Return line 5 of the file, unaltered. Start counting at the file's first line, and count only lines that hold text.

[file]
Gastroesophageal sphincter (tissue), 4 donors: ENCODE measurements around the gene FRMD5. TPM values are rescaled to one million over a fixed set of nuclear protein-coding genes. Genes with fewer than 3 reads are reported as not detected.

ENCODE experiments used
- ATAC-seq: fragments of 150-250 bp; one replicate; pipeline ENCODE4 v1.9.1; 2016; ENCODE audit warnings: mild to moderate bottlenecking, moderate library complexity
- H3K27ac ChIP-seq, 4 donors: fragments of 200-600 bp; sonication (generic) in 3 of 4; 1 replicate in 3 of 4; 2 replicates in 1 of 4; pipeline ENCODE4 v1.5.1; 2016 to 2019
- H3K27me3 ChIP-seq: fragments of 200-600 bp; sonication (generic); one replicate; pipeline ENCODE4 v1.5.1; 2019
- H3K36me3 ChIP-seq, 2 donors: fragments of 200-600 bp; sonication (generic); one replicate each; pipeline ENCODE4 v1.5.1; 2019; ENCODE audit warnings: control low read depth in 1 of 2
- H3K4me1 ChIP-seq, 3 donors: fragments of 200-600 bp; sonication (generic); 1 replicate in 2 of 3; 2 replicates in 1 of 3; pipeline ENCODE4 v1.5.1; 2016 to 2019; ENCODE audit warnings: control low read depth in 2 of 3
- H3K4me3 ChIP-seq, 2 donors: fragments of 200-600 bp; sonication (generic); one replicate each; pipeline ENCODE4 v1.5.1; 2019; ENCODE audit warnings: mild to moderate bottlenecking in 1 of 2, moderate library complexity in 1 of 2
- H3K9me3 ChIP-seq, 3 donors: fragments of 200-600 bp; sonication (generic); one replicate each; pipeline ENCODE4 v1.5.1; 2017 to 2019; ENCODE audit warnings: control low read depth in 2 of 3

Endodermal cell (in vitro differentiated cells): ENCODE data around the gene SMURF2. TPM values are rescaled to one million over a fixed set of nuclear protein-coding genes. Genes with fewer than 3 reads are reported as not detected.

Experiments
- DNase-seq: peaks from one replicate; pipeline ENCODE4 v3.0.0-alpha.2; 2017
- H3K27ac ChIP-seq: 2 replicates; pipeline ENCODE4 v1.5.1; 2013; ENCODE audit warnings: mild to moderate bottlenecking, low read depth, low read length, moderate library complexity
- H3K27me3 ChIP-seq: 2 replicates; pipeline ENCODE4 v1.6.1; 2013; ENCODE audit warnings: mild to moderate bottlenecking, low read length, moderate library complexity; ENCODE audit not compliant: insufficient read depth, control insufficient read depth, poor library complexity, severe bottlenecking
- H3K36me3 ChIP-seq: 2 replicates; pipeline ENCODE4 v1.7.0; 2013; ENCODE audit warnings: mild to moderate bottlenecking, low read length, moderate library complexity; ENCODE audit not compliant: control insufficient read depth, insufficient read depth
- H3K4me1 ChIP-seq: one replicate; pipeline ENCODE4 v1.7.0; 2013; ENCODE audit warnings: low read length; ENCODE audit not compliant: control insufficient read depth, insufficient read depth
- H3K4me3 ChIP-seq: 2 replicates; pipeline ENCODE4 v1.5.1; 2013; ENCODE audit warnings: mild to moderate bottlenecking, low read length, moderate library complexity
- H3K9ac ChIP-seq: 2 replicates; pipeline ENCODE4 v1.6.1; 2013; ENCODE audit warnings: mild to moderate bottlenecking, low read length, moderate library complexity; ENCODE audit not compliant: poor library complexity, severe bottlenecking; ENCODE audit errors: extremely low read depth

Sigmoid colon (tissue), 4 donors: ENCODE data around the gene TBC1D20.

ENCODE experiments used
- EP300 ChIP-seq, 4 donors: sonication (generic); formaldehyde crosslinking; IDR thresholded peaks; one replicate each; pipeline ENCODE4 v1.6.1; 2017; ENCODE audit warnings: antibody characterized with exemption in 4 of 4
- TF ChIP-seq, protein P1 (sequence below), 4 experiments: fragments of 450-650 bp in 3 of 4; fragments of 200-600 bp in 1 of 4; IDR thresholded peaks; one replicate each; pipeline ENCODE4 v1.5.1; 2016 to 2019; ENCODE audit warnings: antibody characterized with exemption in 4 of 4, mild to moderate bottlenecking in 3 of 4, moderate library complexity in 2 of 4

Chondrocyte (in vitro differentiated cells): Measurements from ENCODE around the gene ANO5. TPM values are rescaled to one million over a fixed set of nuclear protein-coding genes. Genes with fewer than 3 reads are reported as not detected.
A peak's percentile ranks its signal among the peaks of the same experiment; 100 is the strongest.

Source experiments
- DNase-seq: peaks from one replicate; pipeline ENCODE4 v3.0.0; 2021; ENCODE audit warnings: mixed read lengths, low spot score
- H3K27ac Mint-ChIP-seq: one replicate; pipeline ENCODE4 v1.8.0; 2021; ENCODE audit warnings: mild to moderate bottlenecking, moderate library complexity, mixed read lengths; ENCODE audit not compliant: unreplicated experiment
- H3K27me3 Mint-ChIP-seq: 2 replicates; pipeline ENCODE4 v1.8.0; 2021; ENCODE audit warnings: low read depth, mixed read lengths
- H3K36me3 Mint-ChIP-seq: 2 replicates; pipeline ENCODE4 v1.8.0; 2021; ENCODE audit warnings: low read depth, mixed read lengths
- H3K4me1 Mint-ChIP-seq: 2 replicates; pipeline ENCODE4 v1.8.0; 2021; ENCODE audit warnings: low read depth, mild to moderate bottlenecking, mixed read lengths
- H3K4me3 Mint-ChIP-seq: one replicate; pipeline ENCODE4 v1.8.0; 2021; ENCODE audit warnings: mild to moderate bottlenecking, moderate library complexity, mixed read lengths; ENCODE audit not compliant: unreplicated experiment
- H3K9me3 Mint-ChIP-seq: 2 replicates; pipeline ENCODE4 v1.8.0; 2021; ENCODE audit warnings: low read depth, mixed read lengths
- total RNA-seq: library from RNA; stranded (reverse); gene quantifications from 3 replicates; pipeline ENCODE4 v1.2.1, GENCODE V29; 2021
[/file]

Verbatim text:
- H3K27me3 ChIP-seq: fragments of 200-600 bp; sonication (generic); one replicate; pipeline ENCODE4 v1.5.1; 2019